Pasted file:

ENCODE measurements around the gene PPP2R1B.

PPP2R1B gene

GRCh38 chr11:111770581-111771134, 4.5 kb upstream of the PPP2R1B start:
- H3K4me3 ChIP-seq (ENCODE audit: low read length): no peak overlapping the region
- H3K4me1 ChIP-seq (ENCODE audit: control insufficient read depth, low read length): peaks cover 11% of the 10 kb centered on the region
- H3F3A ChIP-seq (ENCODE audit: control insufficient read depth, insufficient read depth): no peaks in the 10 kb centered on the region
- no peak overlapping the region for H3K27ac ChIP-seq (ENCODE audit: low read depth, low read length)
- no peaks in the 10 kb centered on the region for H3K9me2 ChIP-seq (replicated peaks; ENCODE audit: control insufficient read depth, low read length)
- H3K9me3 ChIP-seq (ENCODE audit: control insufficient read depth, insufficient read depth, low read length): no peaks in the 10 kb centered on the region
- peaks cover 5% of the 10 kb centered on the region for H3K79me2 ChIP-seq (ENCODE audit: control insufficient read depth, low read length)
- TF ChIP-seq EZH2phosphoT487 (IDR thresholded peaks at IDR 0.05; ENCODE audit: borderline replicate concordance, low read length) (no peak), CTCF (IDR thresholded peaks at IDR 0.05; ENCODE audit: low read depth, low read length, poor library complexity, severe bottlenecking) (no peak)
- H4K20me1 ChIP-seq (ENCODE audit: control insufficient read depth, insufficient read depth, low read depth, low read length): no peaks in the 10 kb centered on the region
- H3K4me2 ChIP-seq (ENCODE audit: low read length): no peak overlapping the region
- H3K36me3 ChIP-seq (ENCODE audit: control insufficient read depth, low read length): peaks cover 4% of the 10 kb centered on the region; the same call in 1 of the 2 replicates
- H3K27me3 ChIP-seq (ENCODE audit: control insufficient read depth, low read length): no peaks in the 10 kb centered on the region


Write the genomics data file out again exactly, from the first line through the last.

ENCODE measurements around the gene PPP2R1B.

PPP2R1B gene

GRCh38 chr11:111770581-111771134, 4.5 kb upstream of the PPP2R1B start:
- H3K4me3 ChIP-seq (ENCODE audit: low read length): no peak overlapping the region
- H3K4me1 ChIP-seq (ENCODE audit: control insufficient read depth, low read length): peaks cover 11% of the 10 kb centered on the region
- H3F3A ChIP-seq (ENCODE audit: control insufficient read depth, insufficient read depth): no peaks in the 10 kb centered on the region
- no peak overlapping the region for H3K27ac ChIP-seq (ENCODE audit: low read depth, low read length)
- no peaks in the 10 kb centered on the region for H3K9me2 ChIP-seq (replicated peaks; ENCODE audit: control insufficient read depth, low read length)
- H3K9me3 ChIP-seq (ENCODE audit: control insufficient read depth, insufficient read depth, low read length): no peaks in the 10 kb centered on the region
- peaks cover 5% of the 10 kb centered on the region for H3K79me2 ChIP-seq (ENCODE audit: control insufficient read depth, low read length)
- TF ChIP-seq EZH2phosphoT487 (IDR thresholded peaks at IDR 0.05; ENCODE audit: borderline replicate concordance, low read length) (no peak), CTCF (IDR thresholded peaks at IDR 0.05; ENCODE audit: low read depth, low read length, poor library complexity, severe bottlenecking) (no peak)
- H4K20me1 ChIP-seq (ENCODE audit: control insufficient read depth, insufficient read depth, low read depth, low read length): no peaks in the 10 kb centered on the region
- H3K4me2 ChIP-seq (ENCODE audit: low read length): no peak overlapping the region
- H3K36me3 ChIP-seq (ENCODE audit: control insufficient read depth, low read length): peaks cover 4% of the 10 kb centered on the region; the same call in 1 of the 2 replicates
- H3K27me3 ChIP-seq (ENCODE audit: control insufficient read depth, low read length): no peaks in the 10 kb centered on the region